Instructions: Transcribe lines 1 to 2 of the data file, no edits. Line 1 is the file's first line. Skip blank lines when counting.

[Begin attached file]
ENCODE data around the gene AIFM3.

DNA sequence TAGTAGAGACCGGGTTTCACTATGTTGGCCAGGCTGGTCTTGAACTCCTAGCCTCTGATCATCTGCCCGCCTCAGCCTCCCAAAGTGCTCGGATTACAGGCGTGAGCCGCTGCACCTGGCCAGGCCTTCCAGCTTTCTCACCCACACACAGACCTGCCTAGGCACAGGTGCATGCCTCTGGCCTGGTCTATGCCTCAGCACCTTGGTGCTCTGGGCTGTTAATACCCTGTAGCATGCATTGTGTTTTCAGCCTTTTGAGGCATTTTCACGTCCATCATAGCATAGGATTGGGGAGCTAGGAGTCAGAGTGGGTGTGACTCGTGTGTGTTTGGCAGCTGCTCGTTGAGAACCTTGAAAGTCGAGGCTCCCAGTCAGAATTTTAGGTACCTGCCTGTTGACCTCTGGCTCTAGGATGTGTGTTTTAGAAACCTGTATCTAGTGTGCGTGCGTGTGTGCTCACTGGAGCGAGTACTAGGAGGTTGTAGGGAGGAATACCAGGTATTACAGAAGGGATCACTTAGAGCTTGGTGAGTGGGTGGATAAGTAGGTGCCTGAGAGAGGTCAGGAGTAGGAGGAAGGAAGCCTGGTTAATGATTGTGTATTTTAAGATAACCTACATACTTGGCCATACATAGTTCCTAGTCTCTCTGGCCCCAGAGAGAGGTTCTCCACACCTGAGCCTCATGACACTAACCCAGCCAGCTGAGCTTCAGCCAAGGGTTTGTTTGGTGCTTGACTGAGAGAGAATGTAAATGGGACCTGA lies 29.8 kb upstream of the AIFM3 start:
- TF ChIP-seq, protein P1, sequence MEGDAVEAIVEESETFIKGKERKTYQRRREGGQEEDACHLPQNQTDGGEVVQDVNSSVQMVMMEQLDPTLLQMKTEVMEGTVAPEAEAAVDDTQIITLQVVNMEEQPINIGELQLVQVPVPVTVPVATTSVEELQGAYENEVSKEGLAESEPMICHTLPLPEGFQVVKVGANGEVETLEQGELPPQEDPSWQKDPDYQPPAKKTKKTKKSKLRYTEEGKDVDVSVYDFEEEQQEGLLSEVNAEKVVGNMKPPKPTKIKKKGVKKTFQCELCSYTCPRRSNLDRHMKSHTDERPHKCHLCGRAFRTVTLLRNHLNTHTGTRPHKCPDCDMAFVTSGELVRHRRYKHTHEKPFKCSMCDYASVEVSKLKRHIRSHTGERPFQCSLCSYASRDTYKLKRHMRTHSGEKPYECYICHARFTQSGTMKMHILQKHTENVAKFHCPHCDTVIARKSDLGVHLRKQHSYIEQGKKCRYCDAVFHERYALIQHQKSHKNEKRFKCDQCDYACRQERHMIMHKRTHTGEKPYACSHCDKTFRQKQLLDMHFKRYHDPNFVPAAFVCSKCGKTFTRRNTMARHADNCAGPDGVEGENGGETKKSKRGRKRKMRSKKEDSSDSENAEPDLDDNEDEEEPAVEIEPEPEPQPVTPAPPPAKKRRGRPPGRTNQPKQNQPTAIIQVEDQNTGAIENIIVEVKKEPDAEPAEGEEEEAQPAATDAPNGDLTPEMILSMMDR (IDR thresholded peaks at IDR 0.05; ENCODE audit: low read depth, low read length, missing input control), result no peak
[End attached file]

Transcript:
ENCODE data around the gene AIFM3.

DNA sequence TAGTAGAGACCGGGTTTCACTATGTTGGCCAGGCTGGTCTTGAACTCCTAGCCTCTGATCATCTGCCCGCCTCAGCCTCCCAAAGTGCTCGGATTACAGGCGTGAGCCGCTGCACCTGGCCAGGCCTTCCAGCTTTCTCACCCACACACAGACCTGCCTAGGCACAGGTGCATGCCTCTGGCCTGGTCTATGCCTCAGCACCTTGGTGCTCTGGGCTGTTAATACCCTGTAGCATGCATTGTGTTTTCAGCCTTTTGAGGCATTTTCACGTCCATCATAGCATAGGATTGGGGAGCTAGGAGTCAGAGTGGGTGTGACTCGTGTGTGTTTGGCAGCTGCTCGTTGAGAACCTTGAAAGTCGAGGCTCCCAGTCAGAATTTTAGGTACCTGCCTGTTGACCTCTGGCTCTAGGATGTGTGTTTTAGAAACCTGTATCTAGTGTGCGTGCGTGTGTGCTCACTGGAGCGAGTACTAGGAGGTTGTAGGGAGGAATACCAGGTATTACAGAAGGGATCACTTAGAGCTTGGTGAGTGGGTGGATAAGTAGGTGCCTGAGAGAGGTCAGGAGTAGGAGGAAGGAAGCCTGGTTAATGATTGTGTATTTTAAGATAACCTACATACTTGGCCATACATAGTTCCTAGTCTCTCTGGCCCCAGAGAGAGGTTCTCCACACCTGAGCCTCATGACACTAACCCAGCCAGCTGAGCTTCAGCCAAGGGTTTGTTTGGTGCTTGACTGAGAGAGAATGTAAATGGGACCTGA lies 29.8 kb upstream of the AIFM3 start: